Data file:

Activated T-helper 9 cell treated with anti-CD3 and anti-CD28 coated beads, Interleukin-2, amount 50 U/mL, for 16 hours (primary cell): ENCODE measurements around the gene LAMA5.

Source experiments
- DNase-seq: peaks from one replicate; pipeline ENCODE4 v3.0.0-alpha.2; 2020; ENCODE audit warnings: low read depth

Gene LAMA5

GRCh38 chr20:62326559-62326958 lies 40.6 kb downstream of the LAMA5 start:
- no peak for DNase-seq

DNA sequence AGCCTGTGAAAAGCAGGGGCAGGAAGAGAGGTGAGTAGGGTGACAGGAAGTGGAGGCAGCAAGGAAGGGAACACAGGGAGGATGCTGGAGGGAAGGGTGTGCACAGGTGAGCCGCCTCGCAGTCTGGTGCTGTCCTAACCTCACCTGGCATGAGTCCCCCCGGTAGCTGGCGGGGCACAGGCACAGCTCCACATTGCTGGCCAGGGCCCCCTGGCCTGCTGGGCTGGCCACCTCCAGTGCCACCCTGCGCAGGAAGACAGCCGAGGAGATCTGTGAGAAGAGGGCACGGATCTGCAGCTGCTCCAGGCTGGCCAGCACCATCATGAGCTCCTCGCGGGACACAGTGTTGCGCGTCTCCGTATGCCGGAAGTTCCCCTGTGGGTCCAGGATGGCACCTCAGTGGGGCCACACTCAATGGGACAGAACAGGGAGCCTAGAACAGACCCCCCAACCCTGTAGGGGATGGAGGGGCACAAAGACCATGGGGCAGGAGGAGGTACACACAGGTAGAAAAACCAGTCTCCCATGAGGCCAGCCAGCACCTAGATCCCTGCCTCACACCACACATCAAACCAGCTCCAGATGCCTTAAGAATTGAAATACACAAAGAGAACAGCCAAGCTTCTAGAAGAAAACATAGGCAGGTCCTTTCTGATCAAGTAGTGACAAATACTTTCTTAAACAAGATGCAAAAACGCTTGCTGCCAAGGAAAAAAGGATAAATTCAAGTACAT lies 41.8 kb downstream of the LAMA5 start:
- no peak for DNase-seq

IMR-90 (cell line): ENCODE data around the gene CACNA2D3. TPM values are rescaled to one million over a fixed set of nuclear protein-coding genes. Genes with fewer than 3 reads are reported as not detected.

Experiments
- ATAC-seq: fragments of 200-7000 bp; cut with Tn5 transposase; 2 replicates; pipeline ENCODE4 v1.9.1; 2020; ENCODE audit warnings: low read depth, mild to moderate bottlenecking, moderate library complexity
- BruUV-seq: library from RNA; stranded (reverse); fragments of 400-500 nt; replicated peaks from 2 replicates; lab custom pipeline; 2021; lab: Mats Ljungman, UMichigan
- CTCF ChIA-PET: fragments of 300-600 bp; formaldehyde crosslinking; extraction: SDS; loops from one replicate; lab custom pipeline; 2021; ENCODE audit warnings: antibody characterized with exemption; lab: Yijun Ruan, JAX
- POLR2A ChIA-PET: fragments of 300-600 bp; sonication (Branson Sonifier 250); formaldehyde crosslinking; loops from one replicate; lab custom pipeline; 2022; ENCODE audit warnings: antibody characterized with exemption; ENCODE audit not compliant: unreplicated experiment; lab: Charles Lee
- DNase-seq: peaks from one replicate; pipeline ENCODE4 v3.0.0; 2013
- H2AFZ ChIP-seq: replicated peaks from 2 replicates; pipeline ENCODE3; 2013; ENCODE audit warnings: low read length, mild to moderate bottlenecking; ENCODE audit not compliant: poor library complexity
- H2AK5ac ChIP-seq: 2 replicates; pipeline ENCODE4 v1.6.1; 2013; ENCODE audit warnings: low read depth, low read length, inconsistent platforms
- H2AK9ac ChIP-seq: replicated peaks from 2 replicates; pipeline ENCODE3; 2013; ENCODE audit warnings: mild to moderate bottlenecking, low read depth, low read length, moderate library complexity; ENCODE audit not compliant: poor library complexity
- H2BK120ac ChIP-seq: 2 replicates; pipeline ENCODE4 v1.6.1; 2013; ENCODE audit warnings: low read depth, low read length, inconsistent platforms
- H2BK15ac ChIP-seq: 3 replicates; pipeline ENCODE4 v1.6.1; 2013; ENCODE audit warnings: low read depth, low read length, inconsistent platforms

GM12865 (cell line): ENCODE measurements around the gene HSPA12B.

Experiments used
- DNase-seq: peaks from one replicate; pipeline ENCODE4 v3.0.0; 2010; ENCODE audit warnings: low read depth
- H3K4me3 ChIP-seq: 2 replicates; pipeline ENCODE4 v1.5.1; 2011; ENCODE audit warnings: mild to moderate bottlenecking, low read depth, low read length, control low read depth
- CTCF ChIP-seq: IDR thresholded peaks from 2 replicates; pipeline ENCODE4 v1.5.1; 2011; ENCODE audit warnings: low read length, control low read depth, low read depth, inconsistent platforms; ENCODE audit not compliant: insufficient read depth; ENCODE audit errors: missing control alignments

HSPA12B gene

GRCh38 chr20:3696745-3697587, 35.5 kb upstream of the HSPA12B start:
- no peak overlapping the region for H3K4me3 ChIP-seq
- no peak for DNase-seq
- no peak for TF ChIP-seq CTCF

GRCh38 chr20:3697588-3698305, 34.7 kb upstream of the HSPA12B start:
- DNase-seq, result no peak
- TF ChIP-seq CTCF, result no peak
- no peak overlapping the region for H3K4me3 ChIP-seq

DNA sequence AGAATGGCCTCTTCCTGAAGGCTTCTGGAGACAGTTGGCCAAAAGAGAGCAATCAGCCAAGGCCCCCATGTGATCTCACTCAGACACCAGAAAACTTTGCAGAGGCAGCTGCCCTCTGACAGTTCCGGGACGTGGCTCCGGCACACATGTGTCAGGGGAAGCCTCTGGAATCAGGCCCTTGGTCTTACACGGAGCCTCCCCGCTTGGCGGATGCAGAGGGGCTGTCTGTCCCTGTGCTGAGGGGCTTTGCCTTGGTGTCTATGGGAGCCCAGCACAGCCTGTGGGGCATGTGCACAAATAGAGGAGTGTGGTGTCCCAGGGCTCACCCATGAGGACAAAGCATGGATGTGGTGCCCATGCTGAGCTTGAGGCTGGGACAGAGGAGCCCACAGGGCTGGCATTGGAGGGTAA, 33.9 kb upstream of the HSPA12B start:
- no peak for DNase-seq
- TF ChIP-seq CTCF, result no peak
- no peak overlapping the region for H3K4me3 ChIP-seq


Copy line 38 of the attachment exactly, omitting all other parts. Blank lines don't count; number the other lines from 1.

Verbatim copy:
- no peak overlapping the region for H3K4me3 ChIP-seq